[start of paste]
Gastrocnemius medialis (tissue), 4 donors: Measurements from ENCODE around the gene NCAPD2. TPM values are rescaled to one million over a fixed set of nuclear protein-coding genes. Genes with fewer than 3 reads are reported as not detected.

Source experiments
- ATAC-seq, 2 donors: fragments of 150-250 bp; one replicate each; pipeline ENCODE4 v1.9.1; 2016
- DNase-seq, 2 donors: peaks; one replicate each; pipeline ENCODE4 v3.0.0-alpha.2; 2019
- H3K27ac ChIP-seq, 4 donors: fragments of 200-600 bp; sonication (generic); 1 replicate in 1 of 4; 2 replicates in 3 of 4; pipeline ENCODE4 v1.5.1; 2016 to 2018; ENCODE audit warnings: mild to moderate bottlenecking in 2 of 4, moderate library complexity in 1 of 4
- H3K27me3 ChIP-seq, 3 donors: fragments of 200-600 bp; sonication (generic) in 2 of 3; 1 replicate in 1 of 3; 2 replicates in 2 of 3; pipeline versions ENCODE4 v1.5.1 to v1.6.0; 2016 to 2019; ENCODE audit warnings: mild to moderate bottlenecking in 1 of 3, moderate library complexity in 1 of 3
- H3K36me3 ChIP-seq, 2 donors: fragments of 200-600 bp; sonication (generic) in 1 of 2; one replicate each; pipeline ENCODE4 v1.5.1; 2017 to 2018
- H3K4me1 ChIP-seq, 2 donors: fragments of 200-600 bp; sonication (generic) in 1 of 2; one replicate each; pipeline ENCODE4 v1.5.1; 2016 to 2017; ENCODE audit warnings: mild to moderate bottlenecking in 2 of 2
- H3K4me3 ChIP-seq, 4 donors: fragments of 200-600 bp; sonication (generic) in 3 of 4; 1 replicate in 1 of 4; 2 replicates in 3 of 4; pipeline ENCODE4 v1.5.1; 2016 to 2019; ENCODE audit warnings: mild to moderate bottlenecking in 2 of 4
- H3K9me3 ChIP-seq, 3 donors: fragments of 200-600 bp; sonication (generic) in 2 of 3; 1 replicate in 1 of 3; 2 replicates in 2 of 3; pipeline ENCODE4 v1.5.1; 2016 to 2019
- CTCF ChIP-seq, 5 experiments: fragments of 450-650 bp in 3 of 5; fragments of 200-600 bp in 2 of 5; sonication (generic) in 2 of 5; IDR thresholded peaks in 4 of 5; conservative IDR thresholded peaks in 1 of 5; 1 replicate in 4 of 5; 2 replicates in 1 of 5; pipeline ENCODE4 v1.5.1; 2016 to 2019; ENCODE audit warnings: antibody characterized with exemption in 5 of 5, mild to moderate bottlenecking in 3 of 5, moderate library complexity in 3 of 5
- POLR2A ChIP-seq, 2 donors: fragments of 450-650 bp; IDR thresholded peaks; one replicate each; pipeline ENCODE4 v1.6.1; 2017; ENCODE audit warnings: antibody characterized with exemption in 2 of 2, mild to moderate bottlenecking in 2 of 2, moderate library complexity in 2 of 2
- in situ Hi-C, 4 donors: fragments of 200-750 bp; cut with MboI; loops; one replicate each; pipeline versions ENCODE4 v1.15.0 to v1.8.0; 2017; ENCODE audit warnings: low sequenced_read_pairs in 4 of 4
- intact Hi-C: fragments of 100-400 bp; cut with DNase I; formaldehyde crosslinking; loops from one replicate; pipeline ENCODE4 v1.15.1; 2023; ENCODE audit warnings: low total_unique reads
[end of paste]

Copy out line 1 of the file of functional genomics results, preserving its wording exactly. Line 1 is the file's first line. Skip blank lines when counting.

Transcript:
Gastrocnemius medialis (tissue), 4 donors: Measurements from ENCODE around the gene NCAPD2. TPM values are rescaled to one million over a fixed set of nuclear protein-coding genes. Genes with fewer than 3 reads are reported as not detected.